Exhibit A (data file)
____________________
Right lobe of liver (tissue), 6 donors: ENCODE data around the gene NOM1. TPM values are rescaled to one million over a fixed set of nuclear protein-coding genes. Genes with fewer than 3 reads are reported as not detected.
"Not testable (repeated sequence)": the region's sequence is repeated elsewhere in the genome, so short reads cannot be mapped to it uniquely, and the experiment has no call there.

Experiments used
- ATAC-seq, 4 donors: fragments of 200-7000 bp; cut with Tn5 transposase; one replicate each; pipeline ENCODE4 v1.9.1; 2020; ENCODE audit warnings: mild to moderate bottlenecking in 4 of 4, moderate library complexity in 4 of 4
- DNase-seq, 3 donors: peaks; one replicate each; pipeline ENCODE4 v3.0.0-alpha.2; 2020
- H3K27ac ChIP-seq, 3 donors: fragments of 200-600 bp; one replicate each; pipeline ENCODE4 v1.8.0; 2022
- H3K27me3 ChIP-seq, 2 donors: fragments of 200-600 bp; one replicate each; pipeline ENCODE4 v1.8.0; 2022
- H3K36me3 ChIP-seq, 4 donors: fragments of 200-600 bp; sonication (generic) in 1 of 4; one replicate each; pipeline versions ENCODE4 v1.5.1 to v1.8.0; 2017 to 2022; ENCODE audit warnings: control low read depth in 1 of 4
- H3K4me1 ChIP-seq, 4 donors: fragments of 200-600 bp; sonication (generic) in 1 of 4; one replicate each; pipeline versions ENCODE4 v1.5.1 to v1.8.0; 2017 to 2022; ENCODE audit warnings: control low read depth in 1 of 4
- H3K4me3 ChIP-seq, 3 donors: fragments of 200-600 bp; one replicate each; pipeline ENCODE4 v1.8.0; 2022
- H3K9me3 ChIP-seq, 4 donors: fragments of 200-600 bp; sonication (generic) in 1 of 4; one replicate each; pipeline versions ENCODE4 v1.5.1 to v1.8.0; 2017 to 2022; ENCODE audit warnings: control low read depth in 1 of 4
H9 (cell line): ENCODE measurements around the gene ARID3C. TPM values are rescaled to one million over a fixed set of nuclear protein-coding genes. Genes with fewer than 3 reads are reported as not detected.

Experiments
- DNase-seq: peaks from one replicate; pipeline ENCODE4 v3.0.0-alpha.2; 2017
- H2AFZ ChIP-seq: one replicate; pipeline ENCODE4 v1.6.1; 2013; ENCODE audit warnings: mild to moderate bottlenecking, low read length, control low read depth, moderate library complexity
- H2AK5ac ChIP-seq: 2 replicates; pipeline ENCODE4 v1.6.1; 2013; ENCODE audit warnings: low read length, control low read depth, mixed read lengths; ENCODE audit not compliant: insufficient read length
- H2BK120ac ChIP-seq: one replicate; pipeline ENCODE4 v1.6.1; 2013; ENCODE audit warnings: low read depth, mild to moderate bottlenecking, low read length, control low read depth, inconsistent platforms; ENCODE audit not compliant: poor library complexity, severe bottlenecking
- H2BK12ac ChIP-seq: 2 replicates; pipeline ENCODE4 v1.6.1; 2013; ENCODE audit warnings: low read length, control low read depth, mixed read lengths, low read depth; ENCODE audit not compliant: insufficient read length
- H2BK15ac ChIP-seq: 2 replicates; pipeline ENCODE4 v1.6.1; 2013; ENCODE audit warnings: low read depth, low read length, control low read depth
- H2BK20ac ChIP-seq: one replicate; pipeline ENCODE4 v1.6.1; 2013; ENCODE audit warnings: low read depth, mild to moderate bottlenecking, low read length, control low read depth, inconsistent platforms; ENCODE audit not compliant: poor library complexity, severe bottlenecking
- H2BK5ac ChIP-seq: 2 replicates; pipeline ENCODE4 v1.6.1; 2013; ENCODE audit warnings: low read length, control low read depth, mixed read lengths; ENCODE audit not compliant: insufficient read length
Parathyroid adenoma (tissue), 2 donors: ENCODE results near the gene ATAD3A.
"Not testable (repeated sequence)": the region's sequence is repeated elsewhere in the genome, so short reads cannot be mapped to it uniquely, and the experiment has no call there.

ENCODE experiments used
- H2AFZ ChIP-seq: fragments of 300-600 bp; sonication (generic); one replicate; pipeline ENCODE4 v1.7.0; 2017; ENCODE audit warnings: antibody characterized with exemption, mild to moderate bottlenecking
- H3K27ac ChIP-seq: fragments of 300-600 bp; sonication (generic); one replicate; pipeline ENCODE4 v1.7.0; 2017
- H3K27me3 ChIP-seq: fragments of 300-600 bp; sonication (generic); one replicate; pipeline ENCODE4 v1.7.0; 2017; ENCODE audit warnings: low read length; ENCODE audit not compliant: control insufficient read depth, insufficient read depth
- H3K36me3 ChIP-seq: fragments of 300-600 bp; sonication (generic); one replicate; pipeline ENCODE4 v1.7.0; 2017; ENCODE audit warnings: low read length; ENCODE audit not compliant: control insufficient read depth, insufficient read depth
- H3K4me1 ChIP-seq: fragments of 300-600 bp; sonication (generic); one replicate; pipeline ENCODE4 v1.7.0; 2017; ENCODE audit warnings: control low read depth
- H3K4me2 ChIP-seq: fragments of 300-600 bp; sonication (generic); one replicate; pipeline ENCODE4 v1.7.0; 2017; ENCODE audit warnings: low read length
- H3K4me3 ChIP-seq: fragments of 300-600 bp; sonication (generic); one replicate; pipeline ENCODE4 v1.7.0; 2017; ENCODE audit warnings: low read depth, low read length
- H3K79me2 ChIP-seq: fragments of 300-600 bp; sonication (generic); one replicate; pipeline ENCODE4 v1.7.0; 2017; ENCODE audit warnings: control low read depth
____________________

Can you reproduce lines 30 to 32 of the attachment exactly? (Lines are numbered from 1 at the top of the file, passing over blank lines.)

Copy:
- H3K4me2 ChIP-seq: fragments of 300-600 bp; sonication (generic); one replicate; pipeline ENCODE4 v1.7.0; 2017; ENCODE audit warnings: low read length
- H3K4me3 ChIP-seq: fragments of 300-600 bp; sonication (generic); one replicate; pipeline ENCODE4 v1.7.0; 2017; ENCODE audit warnings: low read depth, low read length
- H3K79me2 ChIP-seq: fragments of 300-600 bp; sonication (generic); one replicate; pipeline ENCODE4 v1.7.0; 2017; ENCODE audit warnings: control low read depth